• When he was 32 y/o (1850), he was nominated and ran successfully, in the provincial election, with the support of the New Brunswick Colonial Association.  On nomination day it was said of him that he was “a steady and zealous advocate of all the leading measures of reform.”
  • In the assembly he championed temperance by presenting several petitions in favour of making liquor dealers “responsible for any injury arising out of the traffic.” His skill with figures put him on a committee to study contingency expenses.
  • He attacked the inherited and acquired privileges of the wealthy upper class, but  was against giving the vote to men who did not own property.
  • He was a member of that new class of successful New Brunswickers who, while not democratic, rejected the loyalist tradition of obedience to established authority. His position was that “A Government that trampled upon the rights ceded to the Colonies, did not command the respect of a free people”.  This position was almost successful in the attempt to force the resignation of the Executive Council in the spring of 1851.
  • For Tilley, politics, religion, and temperance were so closely interwoven that he was committed to them all with the same intensity. He was instrumental in having a prohibition act passed in 1852 because of his untiring work for temperance.  

Influence in Education and Public Works

The New Brunswick Colonial Association,also advocated for the colony’s own control over its public expenses, the establishment of a public school system, government control of public works, and “honest government” in general.

Political History

  • He was first elected to the New Brunswick Assembly as a Liberal in 1850 (32 y/o).
  • He sat in opposition until 1854 (34 y/o) when, as part of the Reformers they won the election. Tilley became Provincial Secretary in the government of Charles Fisher.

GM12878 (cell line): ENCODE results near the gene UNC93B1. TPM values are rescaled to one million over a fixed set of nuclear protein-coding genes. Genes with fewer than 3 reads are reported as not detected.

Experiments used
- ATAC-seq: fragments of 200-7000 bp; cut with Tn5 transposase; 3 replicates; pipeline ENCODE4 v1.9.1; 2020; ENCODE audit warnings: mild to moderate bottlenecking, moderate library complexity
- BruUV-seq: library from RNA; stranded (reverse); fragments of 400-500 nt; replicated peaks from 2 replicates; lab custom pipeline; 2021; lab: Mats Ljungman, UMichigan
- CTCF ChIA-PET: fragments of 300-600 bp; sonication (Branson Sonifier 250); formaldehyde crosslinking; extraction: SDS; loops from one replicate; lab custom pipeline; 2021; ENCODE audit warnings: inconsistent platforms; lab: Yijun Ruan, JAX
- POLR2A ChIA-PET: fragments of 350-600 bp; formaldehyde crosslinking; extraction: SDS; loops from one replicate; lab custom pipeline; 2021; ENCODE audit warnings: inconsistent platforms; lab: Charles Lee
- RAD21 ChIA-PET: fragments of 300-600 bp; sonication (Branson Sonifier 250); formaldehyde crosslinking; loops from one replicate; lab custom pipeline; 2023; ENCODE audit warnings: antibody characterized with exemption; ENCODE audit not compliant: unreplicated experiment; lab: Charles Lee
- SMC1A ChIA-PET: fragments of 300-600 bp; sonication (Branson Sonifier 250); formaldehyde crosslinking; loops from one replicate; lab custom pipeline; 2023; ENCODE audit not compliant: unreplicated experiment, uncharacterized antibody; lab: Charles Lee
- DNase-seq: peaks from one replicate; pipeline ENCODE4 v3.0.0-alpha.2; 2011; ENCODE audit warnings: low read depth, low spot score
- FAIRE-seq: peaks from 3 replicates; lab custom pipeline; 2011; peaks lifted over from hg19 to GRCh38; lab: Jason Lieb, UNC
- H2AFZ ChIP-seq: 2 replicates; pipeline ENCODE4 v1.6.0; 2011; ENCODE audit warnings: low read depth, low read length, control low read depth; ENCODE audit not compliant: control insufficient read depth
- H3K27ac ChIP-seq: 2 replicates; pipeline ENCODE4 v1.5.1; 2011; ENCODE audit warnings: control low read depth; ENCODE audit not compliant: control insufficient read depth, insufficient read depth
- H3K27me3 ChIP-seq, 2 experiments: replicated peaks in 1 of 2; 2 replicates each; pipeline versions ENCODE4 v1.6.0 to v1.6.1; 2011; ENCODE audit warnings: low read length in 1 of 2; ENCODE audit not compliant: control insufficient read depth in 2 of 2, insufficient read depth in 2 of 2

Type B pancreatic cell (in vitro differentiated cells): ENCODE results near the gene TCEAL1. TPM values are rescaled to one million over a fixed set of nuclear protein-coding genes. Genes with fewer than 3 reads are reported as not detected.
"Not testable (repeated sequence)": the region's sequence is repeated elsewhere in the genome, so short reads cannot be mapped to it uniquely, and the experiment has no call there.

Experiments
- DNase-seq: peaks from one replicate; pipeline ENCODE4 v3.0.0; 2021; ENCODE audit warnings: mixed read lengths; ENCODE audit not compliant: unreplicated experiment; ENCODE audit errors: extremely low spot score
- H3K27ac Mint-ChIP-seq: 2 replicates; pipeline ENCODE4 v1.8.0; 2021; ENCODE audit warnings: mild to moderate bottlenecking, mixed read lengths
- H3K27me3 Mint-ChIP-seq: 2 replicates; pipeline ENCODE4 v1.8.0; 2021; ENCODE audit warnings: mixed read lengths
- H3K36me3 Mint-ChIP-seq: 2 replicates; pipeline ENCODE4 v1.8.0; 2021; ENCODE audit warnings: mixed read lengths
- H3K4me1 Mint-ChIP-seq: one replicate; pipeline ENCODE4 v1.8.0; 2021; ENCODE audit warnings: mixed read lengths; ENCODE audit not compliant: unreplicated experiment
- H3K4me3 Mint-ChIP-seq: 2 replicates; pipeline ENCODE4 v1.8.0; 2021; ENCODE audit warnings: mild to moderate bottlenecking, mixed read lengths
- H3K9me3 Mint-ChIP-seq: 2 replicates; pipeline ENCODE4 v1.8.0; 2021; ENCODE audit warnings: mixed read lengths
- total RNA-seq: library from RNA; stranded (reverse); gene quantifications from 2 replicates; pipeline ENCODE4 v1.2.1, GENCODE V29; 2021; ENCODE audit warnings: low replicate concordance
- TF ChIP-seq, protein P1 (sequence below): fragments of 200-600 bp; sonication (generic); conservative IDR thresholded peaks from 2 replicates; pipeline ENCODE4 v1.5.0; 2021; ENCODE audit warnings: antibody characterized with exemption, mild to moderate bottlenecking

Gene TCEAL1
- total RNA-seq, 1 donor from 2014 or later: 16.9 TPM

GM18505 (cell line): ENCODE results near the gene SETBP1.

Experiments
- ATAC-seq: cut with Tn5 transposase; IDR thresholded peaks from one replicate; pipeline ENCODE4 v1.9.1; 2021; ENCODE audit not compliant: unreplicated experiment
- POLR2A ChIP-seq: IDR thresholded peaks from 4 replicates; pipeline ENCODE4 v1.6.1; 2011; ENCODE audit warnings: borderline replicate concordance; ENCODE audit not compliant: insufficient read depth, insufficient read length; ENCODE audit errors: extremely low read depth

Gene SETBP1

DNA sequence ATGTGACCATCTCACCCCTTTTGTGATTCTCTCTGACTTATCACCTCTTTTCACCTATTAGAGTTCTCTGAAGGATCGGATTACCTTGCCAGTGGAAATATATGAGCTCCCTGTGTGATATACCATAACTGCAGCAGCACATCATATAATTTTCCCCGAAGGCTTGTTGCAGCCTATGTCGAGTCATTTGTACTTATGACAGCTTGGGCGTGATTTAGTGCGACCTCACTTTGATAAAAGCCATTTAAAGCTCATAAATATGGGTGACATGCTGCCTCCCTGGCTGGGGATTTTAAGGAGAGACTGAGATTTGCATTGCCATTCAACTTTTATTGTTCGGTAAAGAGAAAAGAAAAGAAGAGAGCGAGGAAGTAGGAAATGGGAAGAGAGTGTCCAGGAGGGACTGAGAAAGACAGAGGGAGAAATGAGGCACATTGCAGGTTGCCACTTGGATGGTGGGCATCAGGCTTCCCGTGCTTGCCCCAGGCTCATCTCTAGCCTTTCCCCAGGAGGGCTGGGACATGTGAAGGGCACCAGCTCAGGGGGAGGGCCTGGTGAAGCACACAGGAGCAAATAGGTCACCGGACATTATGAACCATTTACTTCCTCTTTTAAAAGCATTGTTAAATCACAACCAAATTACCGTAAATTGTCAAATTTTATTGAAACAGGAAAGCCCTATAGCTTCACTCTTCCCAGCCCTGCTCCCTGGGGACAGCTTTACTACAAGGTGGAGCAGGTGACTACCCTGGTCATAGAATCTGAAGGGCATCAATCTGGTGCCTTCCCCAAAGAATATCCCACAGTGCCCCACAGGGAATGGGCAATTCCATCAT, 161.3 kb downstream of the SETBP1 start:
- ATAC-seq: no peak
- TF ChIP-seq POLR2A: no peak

• He attended each of the Charlottetown, London, and Quebec City Conferences as a supporter of Canadian Confederation.
  • He served as premier of the colony of New Brunswick from 1861(43-47 y/o) until his government was defeated in the election of 1865.
  • As premier, he supported the New Brunswick’s entry into Confederation and the construction of an intercolonial railway.
  • A common tale states that Tilley was the originator of the word “Dominion” in Canada’s name. The Fathers of confederation had been discussing what to prefix Canada with, Kingdom of Canada being Macdonald’s preference.
  • It is said that ‘during morning devotions, in St Andrew’s in the backyard of his cousin, Tilley read Psalm 72:8, which states “He shall have dominion also from sea to sea, and from the river unto the ends of the earth”, and presented this inspiration to the others, being as their ambition was to stretch the new nation to the Pacific Ocean and from the St Lawrence River to the North Pole.’  While “Dominion” had been used before, Tilley pushed hard for it to be adopted in reference to Canada, despite Macdonald’s preference.
  • The term led to the naming of the July 1 national holiday; however, this reference to a unique Canadian historical development was discarded in 1982 when “Canada Day”, was made official by an act of Parliament.
  • Tilley entered federal politics with Confederation in 1867 and served in the federal Macdonald Cabinet as Minister of Customs. He became Minister of Finance in 1873 and served until the defeat of the government later that year.
  • He was appointed the fourth Lieutenant Governor of New Brunswick in 1873 (55 y/o) and served until 1878.
  • When Macdonald’s Tories returned to power in 1878 (60 y/0), Tilley again became minister of finance and served until his retirement from politics in 1885 when he was appointed the seventh Lieutenant Governor of New Brunswick.

See Tilley’s family’s legacy here:


Canada Portraits of: Faith – Michael D Clarke  pg 61